Bud Collins coached the men's tennis team from 1959 to 1963. Chris Ford (2001–03) was the third former Boston Celtics player to become head coach at Brandeis, following Bob Brannum (1970–86) and K.C. Jones (1967–70). Benny Friedman, who was enshrined in the Pro Football Hall of Fame in 2005, served as athletic director from 1949 to 1961 and head football coach from 1951 to 1959, when the football team was disbanded due to high costs. Pete Varney, a former Major League Baseball player for the Chicago White Sox and Atlanta Braves is the current head coach of the baseball team.

Nelson Figueroa, who pitched for the New York Mets in 2008, is the first Brandeis graduate to play in Major League Baseball.

Tim Morehouse ('00) won a silver medal at the 2008 Olympics in Men's team Saber in Beijing, China. The Brandeis Judges consistently send many fencers to the New England Regional NCAA championships, often with several continuing on to the NCAA National Championships.

The men's soccer team won the ECAC Championship in the 2006/2007 season. The women's soccer team followed up in the 2007/2008 season with their first ECAC Championship since the program started.

The cross country team is currently coached by sub-4:00 miler, John Evans. The 2009 men's cross country team saw junior Paul Norton earn All-American status at the NCAA Division III National Cross Country Meet, the best performance by a male cross country athlete in over a decade.

The Gosman Sports and Recreation Center is the main athletic center on campus and includes indoor and outdoor facilities for the sports offered at the university. Since the building opened in 1991, the university has hosted four NCAA championships. The Gosman Center also served as the preseason training home and practice facility of the Boston Celtics between 1991 and 1999.

Student life

Shapiro Campus Center

The university has an active student government, the Brandeis Student Union, as well as more than 270 student organizations.[39] Fraternities and sororities are officially prohibited by Brandeis University, as they are contrary to a central tenet of the university, namely, that student organizations be open to all students, with membership determined by competency or interest. According to an official handbook, "[e]xclusive or secret societies are inconsistent with the principles of openness to which the University is committed."[40]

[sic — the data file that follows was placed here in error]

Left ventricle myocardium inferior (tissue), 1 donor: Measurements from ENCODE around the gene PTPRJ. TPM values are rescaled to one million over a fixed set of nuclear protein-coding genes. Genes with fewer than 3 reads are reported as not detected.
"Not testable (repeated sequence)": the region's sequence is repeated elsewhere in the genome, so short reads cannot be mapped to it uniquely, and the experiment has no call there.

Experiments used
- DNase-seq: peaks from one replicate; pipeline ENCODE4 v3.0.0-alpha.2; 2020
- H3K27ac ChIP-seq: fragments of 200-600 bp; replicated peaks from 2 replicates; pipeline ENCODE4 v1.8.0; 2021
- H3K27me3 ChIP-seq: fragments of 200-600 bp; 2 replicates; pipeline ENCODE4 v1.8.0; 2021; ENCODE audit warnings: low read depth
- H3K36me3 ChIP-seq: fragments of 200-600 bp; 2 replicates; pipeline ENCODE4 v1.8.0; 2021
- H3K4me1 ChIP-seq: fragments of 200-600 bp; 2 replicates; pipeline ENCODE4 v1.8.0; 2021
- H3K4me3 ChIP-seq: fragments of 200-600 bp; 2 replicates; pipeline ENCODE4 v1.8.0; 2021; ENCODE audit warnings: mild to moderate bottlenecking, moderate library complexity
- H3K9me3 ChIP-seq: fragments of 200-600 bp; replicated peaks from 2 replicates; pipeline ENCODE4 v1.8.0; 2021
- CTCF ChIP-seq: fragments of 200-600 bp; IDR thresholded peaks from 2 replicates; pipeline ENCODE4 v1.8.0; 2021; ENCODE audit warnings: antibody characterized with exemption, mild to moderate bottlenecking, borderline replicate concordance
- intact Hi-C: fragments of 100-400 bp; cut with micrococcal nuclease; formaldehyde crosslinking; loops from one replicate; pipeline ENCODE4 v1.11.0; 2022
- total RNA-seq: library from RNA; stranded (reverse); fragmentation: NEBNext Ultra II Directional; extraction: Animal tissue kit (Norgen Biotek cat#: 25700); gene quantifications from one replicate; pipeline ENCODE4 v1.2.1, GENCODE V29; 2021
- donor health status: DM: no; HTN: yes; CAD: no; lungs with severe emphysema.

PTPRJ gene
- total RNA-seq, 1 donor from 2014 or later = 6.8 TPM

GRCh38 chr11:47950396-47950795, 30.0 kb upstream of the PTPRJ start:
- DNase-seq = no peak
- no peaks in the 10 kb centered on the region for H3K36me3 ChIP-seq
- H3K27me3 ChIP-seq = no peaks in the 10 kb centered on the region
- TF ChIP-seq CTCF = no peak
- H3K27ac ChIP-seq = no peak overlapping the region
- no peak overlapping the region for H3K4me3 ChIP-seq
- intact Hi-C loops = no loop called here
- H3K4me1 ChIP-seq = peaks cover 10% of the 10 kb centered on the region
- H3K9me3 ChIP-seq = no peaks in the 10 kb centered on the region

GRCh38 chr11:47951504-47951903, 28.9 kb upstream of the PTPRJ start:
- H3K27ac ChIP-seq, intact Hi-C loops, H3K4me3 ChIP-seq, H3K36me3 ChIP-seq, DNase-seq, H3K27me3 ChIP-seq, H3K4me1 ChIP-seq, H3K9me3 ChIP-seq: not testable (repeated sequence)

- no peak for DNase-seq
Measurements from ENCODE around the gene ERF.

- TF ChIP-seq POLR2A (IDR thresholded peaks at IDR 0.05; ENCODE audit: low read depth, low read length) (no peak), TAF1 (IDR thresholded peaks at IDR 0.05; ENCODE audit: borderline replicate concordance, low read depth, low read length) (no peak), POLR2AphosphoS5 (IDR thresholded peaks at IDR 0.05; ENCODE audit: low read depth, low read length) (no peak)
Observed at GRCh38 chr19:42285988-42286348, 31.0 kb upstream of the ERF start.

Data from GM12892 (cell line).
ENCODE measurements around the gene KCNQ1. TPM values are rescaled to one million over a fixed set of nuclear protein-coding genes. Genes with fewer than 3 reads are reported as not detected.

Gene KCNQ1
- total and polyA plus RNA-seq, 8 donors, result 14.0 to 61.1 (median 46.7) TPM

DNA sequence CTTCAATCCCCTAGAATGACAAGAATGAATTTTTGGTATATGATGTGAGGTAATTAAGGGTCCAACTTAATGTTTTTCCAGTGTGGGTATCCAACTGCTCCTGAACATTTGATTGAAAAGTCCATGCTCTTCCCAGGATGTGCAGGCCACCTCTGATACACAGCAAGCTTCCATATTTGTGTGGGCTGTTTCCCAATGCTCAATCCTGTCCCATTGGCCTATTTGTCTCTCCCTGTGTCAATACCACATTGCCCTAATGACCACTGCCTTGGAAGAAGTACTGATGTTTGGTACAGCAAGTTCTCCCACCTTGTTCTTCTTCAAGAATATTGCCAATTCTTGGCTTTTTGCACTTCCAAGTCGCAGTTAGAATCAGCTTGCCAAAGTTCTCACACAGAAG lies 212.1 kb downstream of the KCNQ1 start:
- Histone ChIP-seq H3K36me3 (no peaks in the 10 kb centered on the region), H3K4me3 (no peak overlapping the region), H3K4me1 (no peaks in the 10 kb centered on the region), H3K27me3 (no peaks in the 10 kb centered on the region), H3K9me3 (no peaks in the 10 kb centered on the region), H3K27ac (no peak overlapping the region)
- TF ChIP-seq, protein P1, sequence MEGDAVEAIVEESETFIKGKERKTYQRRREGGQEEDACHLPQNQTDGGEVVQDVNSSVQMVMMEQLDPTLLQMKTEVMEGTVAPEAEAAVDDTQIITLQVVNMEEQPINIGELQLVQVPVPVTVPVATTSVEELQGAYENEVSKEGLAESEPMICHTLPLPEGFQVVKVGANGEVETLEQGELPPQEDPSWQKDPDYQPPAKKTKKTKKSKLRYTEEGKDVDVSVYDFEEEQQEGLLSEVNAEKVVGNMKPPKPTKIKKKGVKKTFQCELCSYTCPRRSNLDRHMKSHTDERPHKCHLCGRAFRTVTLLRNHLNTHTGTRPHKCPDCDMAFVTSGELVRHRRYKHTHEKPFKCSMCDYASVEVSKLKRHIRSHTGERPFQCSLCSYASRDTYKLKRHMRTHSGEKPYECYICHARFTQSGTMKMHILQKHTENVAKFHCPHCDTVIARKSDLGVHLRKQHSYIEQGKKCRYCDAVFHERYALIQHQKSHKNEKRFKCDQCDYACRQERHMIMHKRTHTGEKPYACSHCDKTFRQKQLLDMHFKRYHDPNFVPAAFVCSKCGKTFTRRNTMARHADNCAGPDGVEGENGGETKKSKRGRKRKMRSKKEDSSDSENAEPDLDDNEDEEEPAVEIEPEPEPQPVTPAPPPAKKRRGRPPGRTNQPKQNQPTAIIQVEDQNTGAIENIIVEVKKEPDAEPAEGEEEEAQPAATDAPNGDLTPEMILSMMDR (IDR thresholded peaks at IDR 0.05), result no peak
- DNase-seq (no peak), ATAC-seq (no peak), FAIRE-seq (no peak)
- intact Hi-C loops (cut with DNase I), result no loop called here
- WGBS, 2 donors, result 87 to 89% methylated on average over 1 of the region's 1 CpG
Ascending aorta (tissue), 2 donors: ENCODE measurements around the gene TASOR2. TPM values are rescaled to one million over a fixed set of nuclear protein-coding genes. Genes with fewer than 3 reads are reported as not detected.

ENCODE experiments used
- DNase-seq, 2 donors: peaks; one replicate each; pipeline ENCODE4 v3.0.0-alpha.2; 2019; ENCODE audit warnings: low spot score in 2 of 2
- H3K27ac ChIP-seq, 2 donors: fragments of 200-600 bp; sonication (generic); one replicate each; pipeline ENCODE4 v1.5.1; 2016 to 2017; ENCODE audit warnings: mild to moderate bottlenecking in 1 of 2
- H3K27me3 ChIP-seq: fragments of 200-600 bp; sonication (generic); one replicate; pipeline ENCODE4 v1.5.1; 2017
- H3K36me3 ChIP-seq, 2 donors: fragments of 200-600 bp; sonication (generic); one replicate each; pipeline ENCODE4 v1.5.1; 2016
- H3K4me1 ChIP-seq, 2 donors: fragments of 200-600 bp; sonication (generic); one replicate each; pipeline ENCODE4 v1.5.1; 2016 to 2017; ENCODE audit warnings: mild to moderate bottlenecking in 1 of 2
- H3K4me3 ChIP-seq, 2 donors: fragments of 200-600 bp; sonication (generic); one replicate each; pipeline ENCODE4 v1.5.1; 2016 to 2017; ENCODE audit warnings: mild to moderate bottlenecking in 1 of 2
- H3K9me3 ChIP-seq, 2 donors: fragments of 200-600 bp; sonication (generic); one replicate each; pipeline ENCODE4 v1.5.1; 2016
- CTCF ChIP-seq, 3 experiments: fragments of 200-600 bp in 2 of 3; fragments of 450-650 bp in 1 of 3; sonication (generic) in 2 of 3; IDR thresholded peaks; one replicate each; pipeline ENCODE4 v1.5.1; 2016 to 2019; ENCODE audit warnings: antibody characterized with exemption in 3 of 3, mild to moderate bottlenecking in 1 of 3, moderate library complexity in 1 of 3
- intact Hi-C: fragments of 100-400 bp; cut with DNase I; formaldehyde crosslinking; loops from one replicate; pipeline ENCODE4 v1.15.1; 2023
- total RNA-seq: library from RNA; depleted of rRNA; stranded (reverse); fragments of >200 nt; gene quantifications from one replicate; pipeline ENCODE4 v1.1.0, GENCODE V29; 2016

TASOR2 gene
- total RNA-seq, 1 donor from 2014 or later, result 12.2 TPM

Brandeis has eleven a cappella groups, six undergraduate-run theater companies, one sketch comedy troupe, and four improv-comedy groups, as well as many other cultural and arts clubs. Of particular note is the Brandeis Academic Debate and Speech Society (B.A.D.A.S.S.) which consistently ranks as one of the top 10 debate teams in the United States, and participates across the globe in the World Universities Debating Championships each year.

Cholmondeley's coffeehouse, commonly referred to as "Chums," is located in Brandeis' Usen Castle. Chums is a popular site for student performances and concerts, including Tracy Chapman, Joan Baez, Matt Pond PA, and Genesis (notable as their first American performance).[41]

Brandeis University's Campus Sustainability Initiative seeks to reduce the University's environmental and climate change impact. The University's accomplishments in the arena of sustainability include the creation of a student-organized on-campus Farmers' Market, the implementation of a single-stream recycling program, and the transition to GreenE certified wind power for 15% of the school's electricity needs.[42] Brandeis also offers a course called "Greening the Campus and Community," in which students "examine the environmental impacts of the Brandeis and Waltham community, and then design and implement projects to address those impacts."[43] Student projects have included greening campus offices, running after-school environmental education programs for children in the Waltham schools, and cleaning up local streams and ponds.[43]